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policy behavior, policy tools, policy design, nudges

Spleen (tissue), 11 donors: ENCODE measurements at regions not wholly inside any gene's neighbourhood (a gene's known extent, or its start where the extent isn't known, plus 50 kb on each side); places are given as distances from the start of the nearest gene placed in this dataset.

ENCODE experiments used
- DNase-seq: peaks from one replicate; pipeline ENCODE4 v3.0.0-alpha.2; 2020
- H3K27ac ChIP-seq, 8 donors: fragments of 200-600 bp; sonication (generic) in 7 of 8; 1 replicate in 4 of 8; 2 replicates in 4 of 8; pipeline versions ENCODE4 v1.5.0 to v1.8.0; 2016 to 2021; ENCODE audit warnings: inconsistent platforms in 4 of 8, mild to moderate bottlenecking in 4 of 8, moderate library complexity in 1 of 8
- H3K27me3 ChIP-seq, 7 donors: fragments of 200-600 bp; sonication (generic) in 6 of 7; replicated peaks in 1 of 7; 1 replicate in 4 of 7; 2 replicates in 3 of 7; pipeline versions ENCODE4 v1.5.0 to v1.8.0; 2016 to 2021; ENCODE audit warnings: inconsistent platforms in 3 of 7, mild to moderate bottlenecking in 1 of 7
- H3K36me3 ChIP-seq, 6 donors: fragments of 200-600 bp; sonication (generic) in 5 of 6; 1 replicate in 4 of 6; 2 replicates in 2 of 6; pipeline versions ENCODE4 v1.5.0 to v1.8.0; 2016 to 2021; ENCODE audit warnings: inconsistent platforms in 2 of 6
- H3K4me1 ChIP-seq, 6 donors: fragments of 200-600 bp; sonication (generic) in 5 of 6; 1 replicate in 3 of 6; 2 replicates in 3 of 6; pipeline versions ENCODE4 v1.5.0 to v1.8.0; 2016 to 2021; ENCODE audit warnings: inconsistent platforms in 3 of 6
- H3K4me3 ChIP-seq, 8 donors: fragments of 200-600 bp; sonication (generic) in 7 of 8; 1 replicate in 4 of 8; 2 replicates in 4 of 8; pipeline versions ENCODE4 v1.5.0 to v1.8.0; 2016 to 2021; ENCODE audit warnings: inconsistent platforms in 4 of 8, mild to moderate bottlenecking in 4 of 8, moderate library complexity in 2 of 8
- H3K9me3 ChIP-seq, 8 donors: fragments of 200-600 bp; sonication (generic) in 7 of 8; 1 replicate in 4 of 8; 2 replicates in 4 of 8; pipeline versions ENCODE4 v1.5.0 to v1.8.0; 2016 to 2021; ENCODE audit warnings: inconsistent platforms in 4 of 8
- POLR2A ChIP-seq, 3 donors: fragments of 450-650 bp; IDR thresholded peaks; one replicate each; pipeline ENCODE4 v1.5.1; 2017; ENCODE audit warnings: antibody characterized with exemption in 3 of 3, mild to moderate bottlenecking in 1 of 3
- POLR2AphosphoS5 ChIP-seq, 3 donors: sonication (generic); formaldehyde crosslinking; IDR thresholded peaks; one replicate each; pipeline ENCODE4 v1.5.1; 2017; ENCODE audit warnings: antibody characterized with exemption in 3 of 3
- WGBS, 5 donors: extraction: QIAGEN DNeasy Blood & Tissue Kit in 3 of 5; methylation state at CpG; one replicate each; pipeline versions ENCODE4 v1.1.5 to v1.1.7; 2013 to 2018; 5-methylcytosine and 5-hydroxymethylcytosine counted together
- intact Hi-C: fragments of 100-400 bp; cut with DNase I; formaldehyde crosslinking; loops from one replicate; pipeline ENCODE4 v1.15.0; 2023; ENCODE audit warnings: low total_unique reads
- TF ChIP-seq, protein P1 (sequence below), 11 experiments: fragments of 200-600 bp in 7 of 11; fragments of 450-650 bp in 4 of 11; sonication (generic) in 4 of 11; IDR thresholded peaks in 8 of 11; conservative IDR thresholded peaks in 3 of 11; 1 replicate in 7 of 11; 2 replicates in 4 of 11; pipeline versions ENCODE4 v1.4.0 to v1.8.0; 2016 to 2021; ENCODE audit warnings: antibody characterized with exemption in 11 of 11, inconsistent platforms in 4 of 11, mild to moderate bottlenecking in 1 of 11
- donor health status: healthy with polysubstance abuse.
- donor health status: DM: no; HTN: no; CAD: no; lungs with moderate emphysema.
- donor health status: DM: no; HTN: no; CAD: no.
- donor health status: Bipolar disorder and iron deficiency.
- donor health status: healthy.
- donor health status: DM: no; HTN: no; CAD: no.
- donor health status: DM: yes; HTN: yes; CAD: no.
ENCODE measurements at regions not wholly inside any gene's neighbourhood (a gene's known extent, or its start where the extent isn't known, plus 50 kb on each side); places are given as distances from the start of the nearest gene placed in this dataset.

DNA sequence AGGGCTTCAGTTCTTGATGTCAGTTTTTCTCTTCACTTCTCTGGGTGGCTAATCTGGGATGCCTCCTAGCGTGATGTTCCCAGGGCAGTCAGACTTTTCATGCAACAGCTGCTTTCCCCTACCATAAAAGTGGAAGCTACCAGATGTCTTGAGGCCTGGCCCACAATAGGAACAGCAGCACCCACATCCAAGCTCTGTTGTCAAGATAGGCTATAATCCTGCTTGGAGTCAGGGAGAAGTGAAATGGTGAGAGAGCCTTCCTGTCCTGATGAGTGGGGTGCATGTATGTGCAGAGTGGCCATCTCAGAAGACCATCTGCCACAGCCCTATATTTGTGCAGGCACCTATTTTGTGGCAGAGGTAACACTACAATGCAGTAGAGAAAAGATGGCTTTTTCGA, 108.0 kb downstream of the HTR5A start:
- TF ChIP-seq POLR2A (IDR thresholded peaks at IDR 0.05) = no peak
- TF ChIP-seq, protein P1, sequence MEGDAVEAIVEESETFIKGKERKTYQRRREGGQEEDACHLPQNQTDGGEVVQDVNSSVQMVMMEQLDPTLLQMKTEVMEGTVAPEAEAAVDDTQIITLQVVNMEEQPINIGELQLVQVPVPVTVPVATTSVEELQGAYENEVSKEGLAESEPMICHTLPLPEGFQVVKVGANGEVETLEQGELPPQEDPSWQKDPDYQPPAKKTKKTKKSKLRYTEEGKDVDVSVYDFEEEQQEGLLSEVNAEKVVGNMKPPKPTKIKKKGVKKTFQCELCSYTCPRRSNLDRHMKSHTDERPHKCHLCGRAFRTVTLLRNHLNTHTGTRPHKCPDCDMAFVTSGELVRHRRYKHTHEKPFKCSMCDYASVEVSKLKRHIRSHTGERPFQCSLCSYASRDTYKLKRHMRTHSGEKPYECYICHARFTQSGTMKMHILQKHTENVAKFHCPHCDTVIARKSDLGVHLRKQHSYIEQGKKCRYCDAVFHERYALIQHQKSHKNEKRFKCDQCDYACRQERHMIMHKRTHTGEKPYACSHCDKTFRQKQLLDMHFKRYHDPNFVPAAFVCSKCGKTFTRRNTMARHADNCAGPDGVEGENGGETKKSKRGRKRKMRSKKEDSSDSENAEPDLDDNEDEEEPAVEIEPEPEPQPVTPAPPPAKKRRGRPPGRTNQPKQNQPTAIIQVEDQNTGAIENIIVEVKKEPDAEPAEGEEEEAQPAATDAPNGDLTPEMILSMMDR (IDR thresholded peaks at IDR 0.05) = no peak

The recent behavioral turn among economic, administrative and other scholars has resulted in a new way of thinking about policy sciences which emphasizes behavioural insights and the need for greater research into this facet of policy-making. While most early researchers had aspired to the hallmarks of social science, with theoretical modelling on the assumption of microeconomic utility, many now have come to accept that this kind of rationality may be in short supply in practice and that more study of norms, irrationalities and collective action is required. This new focus has led to a behavioural turn in policy theory and practice. Policy design, in particular, now addresses a much wider range of policy tools and is no longer as circumscribed by a priori adherence to utilitarian assumptions about policy behavior as it was in the past. At the same time however, this turn presents new challenges including the irreducibility of incentives for behavior to a single utilitarian currency. We argue that the policy sciences still need a more serious consideration of non-economic incentives, if they are to move away from the traditional utilitarianism which has coloured findings in the discipline for decades.